Now that Apple has filed the same iPad Pro models in different countries, it should be a good sign that a launch could be happening soon.
Apple is expected by some fans to host a keynote sometime in October. The keynote could cover new Macs and iPads for the holiday season. It’s getting later into the month though and there’s still no sign of the event, so Apple could just choose to reveal the new products online only.
How do you keep your iPad safe and cool? Here’s some tips so you can’t avoid those melting hot temperatures that can damage your iPad for good.
Several users have reported that the newest iPads (iPad air and iPad mini) become physically hot (or uncomfortably warm) to the touch during use. If you are having this problem, here is what you can do to solve your iPad overheating problem:
Restart/reset your device. Simply rebooting/resetting your device may fix your problem, so give it a try. To restart your iPad, simply press and hold the on/off button. To reset, simply press and hold the on/off and home button together until you see the Apple logo.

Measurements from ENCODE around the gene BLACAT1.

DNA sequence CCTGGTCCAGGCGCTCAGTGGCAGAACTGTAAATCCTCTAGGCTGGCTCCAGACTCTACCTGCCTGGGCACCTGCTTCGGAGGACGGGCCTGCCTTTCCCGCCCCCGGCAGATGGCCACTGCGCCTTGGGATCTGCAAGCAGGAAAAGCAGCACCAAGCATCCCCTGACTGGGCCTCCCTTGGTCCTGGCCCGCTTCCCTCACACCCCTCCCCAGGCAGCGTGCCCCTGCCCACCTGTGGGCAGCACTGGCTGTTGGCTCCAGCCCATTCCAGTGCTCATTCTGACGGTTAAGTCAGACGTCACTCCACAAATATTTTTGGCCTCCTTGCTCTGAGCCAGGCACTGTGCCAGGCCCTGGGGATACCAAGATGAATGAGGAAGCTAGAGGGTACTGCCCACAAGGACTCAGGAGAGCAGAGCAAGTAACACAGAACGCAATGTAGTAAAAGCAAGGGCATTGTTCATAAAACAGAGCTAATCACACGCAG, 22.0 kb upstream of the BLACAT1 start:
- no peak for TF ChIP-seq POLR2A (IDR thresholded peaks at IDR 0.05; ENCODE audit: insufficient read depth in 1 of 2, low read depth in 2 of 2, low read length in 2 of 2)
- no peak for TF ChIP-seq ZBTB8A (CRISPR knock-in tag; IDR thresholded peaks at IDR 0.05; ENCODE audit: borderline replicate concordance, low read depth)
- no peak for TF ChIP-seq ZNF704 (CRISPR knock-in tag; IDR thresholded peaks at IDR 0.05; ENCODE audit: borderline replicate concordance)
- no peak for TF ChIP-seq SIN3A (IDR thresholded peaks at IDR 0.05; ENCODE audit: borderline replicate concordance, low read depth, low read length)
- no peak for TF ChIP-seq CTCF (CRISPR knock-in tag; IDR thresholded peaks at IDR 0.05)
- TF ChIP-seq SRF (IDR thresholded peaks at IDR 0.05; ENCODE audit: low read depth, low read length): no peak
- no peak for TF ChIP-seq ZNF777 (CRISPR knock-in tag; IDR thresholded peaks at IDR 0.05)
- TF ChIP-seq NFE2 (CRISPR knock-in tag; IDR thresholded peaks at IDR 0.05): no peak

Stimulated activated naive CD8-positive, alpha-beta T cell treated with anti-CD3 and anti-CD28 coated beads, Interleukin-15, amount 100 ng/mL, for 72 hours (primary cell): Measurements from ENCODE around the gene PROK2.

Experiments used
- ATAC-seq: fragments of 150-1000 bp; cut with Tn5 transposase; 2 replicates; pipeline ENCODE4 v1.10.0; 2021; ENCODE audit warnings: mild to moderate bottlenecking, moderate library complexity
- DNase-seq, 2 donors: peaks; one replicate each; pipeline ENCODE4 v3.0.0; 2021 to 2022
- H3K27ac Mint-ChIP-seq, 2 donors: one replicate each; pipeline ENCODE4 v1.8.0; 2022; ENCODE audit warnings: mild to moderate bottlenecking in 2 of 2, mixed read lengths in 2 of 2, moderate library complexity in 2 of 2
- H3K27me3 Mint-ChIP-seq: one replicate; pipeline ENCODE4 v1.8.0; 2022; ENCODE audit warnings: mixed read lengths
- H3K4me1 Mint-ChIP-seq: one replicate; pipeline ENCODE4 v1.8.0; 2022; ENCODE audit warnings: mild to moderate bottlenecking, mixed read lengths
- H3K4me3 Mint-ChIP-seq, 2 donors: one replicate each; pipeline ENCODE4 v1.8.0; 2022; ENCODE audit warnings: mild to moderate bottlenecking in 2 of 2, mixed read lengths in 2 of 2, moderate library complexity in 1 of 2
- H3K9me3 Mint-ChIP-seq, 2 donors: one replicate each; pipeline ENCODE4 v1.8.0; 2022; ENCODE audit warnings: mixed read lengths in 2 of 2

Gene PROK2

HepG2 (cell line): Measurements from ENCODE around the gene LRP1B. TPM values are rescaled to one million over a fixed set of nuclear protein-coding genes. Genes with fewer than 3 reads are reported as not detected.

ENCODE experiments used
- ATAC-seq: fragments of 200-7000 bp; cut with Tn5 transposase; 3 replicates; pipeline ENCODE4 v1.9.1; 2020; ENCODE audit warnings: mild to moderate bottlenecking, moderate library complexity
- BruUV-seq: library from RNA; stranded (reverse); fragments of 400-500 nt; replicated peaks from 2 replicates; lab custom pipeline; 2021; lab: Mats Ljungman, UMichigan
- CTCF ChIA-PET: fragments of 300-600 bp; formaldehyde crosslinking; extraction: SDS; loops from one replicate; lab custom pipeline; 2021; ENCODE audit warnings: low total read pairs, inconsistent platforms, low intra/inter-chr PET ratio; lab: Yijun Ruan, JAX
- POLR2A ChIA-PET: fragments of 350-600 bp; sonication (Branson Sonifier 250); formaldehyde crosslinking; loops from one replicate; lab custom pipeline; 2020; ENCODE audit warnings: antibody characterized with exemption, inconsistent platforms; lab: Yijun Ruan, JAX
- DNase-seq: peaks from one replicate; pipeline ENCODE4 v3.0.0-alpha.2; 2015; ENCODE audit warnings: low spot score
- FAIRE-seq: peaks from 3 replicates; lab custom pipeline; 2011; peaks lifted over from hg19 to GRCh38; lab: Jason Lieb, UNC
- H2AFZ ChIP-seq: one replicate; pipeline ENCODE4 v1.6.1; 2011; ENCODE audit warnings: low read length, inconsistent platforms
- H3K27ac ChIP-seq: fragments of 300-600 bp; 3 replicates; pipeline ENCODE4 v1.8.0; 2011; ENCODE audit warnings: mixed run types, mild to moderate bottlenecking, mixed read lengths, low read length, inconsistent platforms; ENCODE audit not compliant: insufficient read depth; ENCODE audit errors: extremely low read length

Power cycle. At least once a month, charge the battery to 100% and then completely run it down until it shuts down on its own.
Yes, it can. As an electronic device, your iPad is capable of reaching extremely high temperatures. Here’s why and how you can do about it.
Researchers at Consumer Reports tested the iPad in May 2012 and found that under certain operating conditions the device ran hot. One test found that temperatures on the third-generation iPad reached as high at 116 degrees Fahrenheit while playing a video game. The study claimed that the device ran about 12 degrees hotter than the iPad 2. Consumer Reports’ work was criticized when PC World later found the third-generation iPad ran no hotter than some of its competitors.